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Friday, Apr 20, 2018
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Rays' Moore opts for surgery, out for season

BALTIMORE — It took a few minutes of throwing a baseball Monday afternoon for Tampa Bay Rays pitcher Matt Moore to come to grips with what was needed to fix his left elbow -- reconstructive surgery.

Moore will have Tommy John surgery April 22. He is expected to be sidelined for 12 to 15 months.

“Knowing which way we're going to go, at least I'm not stuck in that limbo,” Moore said, “and that's kind of where I think it was the last few days.”

Moore, 24, has a partial tear of the ulnar collateral ligament in his left elbow. The doctors who examined Moore's elbow -- Rays team orthopedic surgeon Dr. Koco Eaton and Rays medical director Dr, James Andrews -- are not sure when the tear occurred. What they concluded, and what Moore realized Monday when his elbow hurt when he was throwing his fastball and curveball, was that a lengthy rehab this summer would likely not solve the problem.

“We just felt the risk of continuing on to what the damage is going to be and how bad we thought it was to where we thought we could get it to didn't really make sense unless we can get it back to 100 percent,' Moore said, “and I didn't think we could do that in the middle of the season.”

Moore will be the 13th major league pitcher to undergo Tommy John surgery this season. The last Rays pitcher to have Tommy John surgery was Jason Isringhausen in 2009. Milwaukee is the only team to go longer without having a pitcher undergo Tommy John surgery, according to Hardball times, and that was David Riske, who had his procedure in 2009 two weeks before Isringhausen.

Only six Tampa Bay pitchers have ever had that surgery with Moore and Seth McClung the only home grown Rays/Devil Rays to undergo the procedure.

“We're going to miss him,” Rays manager Joe Maddon said, “but we're going to get an even better product back next time.”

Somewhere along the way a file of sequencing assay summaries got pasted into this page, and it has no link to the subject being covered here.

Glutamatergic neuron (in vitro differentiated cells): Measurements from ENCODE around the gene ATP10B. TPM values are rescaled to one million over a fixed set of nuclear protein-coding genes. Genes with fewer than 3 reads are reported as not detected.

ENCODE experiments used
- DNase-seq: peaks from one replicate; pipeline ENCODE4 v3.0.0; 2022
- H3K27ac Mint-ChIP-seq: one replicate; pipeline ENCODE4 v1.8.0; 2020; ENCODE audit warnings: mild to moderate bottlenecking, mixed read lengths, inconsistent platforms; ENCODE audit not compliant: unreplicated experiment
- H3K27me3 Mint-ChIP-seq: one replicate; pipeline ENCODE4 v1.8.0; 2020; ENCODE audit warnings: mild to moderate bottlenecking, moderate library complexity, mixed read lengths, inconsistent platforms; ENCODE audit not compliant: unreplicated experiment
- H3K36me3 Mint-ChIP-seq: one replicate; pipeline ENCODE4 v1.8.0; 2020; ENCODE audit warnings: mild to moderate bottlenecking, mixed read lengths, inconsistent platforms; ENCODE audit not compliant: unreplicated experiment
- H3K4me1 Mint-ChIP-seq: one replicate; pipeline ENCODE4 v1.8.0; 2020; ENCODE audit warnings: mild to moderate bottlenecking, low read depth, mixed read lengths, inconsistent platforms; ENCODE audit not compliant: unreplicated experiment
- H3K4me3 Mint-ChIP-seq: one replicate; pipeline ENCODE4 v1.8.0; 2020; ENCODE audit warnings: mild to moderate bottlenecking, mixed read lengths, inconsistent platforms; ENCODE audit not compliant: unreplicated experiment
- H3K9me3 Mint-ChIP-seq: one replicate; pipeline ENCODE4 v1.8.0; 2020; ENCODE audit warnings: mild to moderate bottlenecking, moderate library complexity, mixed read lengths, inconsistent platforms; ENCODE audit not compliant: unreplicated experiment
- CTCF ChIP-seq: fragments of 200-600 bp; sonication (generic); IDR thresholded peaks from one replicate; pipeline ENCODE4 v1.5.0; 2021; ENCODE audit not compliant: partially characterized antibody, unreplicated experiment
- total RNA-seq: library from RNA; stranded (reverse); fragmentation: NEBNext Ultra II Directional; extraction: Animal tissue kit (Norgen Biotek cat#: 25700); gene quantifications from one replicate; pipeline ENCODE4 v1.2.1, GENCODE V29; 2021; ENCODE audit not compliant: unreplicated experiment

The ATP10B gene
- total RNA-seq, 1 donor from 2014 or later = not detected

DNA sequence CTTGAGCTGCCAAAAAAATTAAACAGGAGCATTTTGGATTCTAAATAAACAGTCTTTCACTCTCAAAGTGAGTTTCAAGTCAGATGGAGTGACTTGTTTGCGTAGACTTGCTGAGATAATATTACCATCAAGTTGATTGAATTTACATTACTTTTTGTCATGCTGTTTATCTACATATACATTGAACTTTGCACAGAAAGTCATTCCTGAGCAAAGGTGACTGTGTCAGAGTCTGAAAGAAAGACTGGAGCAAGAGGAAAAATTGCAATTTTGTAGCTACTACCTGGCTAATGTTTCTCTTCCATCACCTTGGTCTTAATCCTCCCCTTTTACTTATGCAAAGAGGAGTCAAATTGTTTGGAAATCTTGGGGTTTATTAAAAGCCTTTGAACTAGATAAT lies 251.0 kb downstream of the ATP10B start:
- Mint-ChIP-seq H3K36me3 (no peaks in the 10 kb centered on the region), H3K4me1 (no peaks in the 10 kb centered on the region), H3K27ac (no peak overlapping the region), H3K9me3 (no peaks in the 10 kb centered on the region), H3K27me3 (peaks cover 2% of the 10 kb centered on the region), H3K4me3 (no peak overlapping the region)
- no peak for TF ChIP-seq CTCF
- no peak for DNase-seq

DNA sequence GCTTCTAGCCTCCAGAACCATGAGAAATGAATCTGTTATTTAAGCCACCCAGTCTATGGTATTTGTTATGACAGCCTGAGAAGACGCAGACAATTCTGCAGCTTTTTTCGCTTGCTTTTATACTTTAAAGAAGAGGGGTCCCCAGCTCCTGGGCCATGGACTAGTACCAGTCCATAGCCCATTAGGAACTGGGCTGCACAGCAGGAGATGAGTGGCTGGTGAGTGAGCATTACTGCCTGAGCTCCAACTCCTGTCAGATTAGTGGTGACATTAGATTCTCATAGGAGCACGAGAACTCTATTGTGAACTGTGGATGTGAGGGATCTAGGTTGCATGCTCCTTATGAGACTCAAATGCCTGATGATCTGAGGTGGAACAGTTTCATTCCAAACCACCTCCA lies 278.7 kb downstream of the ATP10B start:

With Moore out for the remainder of the season, the Rays have three frontline starters on the disabled list. Alex Cobb (left oblique strain) is out for four to six weeks and Jeremy Hellickson (right elbow surgery) is not expected back until June 1. Rays executive vice president of baseball operations Andrew Friedman said the organization's pitching depth will be tested, because that is currently the only option.

“I can't imagine we'll be able to line up (with another team) on something that gives us a better chance to win than what we have,” Friedman said. “We have a number of guys that we like who are up right now and a number of guys in Triple A. We always talk about how there's no such thing as too much pitching and unfortunately we're kind of living it first hand right now.”

Moore left his start April 7 in the fifth inning complaining of soreness in his elbow when he threw his changeup. He was last season from July 29 to September 2 with a similar injury. He felt that injury was more severe because he tried to pitch through the pain before telling head athletic trainer Ron Porterfield. He hoped leaving his last start as soon as he felt the pain would mean he caught the injury soon enough so it could heal with a lengthy rehab, one that would rob him of a good portion of the season but still allow him to return the late-season playoff push.

Eaton spent the beginning of the week reviewing the four MRIs taking on Moore's elbow -- the one taken before Moore signed his long-term contract in December 2011, the one taken last July and the two taken last week.

“Most other elbow situations that I've encountered were much more binary, where the guy either needed to have Tommy John or not,” Friedman said. “This is one of the first one's that I actually remember was much more in the gray area.”

That gray area disappeared with Monday's throwing session.

“At that point it became inevitable and how do we preserve as much of the 2015 season as we can, and so we decided to go the surgical route,” Friedman said.

Moore said he never thought he would suffer such and injury this early into his career.

“It was something that when they told me the news I didn't think it could be right because it didn't feel that way,” he said. “It wasn't that sore. I remembered what it felt like in the game, but it wasn't that sore. In my game of catch (Monday) I couldn't continue to play catch like that and expect to get better. It would have been a complete shutdown type of thing and build up from there. It would have been a really long process. This is the best option we have with all the information we have and after all the conversations and thinking and game planning that went into it, this was the best option.”

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